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Vonovia's Assessment of the Latest Changes to the Draft Bill for a Berlin-specific Rent Freeze Legislation

Background

In a meeting between the State of Berlin’s Urban Development Committee and legal experts on Jan 22, 2020, the wording of the draft bill to be presented and put to vote before Berlin’s State Parliament on January 30 was changed compared to the version agreed on by Berlin’s government coalition on Oct 22, 2019.

Compared to the previous draft bill, for which Vonovia had presented a comprehensive assessment in the context of our 9M 2019 earnings release, we consider the following changes as relevant for our business:

Relevant Changes

Retroactive rent reduction

Draft bill Oct 22, 2019: Once the law is enacted, reversal ofallrent increases implemented since June 18, 2019, back to the rent levels legally agreed as of that date.

Amendment based on draft bill Jan 22, 2020: The rent reductions to June 18, 2019, levels do not apply to new lettings agreed since June 18, 2019.

This is a marginal improvement from which we expect that much of the ca €6m rent reduction in 2020, which we had originally anticipated, probably will not materialize. At the same time, we feel reassured in our conscious decision not to implement the 2019 Mietspiegel because it is our understanding that Mietspiegel rent increases (i.e. for sitting tenants) will still need to be rolled back.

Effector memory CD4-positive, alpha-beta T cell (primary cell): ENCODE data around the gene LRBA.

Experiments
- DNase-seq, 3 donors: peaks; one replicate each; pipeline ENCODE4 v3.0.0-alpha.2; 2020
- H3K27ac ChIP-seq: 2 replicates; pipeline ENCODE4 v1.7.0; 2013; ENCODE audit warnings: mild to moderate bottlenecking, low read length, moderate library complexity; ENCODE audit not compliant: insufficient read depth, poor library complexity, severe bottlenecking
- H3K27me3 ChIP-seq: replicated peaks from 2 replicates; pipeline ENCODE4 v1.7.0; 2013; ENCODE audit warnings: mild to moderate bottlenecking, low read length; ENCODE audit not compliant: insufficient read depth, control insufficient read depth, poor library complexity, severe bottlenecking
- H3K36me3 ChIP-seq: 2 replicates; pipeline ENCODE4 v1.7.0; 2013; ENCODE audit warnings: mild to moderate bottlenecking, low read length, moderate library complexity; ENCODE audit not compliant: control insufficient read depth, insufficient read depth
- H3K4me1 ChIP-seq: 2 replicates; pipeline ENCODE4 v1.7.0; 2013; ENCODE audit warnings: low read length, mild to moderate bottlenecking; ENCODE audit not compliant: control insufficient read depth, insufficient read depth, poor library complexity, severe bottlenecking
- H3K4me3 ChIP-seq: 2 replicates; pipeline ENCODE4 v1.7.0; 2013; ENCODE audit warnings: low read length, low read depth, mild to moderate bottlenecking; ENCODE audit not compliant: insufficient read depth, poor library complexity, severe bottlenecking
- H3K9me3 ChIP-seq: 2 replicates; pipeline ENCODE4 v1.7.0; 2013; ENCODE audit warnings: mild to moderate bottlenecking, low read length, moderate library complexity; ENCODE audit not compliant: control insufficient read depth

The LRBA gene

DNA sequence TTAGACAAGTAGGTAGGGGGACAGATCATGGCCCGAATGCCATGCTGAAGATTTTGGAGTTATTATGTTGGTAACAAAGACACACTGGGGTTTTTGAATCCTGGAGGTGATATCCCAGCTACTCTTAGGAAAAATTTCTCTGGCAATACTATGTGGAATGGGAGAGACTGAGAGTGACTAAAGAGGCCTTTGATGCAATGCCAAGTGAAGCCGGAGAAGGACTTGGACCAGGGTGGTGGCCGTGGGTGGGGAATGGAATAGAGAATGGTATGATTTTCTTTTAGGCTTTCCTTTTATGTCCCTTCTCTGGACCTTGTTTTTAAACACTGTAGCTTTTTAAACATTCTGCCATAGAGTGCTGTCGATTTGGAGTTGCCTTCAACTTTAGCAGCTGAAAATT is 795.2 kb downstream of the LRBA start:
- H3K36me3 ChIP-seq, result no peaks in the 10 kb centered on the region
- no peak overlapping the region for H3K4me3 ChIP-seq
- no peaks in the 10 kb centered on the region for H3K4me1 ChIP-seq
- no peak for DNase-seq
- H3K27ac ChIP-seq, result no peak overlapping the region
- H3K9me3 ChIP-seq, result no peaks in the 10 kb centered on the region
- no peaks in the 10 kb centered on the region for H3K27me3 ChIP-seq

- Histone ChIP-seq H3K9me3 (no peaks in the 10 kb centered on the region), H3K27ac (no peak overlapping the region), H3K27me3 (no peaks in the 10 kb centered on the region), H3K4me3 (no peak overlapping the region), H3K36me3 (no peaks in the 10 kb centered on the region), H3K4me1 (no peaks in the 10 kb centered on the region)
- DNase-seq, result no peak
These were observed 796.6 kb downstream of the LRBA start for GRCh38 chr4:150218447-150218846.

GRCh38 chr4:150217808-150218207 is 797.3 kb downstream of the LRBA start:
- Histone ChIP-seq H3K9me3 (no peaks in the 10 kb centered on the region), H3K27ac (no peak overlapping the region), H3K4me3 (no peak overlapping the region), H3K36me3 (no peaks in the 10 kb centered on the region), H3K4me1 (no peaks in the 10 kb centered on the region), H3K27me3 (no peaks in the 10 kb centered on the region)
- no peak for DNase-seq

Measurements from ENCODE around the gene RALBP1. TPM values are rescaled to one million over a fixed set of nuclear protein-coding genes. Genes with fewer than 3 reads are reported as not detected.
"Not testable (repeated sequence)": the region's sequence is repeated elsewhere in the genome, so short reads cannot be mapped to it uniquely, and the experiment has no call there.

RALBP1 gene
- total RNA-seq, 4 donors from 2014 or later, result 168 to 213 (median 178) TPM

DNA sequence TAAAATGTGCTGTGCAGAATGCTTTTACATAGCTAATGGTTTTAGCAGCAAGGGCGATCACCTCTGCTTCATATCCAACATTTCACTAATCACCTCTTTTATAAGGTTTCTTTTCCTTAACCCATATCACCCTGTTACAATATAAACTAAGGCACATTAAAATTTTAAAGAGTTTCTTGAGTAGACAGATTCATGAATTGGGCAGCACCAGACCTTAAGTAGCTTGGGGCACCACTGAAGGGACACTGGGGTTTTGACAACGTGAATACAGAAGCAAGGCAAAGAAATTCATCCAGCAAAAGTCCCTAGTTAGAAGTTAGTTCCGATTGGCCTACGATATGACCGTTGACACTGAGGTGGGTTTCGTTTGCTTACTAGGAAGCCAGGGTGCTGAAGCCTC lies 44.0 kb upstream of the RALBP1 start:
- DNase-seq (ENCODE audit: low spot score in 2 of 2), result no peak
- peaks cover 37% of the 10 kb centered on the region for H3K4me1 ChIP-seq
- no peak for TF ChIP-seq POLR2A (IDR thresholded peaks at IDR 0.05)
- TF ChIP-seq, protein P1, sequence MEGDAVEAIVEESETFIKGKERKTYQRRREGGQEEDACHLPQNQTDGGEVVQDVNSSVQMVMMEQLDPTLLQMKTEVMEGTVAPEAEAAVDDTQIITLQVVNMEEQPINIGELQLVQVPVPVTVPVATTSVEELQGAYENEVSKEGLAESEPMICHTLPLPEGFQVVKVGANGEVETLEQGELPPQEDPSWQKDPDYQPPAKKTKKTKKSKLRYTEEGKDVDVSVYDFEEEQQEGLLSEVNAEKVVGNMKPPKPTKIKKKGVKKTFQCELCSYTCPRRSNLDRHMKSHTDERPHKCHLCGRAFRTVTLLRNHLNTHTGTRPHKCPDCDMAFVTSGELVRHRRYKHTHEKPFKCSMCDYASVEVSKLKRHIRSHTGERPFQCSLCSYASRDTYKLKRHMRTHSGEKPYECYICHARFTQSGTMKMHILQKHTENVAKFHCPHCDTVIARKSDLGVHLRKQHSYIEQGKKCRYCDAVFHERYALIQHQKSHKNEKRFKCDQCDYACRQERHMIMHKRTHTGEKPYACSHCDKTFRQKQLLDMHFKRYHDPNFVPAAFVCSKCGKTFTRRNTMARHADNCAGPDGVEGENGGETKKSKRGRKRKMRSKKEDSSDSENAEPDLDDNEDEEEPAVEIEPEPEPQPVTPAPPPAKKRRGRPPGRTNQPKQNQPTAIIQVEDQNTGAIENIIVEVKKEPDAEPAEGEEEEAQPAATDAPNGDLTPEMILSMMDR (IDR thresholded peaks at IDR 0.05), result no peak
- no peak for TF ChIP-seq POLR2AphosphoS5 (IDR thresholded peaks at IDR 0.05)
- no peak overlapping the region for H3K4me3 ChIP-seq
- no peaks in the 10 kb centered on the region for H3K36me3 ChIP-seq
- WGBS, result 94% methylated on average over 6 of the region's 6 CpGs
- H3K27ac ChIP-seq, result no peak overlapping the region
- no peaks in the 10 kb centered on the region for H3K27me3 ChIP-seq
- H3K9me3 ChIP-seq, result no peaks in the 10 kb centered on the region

Rent reduction down to 120% of rent ceiling

Draft bill Oct 22, 2019: Excessive rents (“Wuchermieten”) of more than 120% of the rent ceilings (“Mietobergrenzen”) shall be reduced to the rent ceiling level (premiums/discounts are applied based on location: simple -28 cents/sqm, average -9 cents/sqm, above average +74 cents/sqm). The reduction of excessive rents shall start nine months after the law is enacted and on the order of the Berlin administration after reviewing a tenant’s request.

Amendment based on draft bill Jan 22, 2020: Tenants will not need to file a request with the city administration. Instead, landlords shall be required to automatically reduce the rent to 120% of the rent ceiling (incl. the location-based premium/discount).
 
This appears to be a much stricter regulation that now places the burden directly on landlords and no longer on Berlin’s administration. The financial impact on Vonovia remains unchanged as we had calculated the original impact already for 100% of all rents above the rent ceilings. For a professional landlord like Vonovia this amendment does not make a big difference and the notification of tenants does not represent a challenge; however, non-professional landlords are now exposed to a much higher risk.

Adjustment of in-place rents and rent ceilings

Draft bill Oct 22, 2019: Starting 2022, in-place rents can be increased by 1.3% per annum but only up to the rent ceilings. The Berlin Senate is authorized to increase the rent ceilings in line with the development of real wages two years after the law is enacted.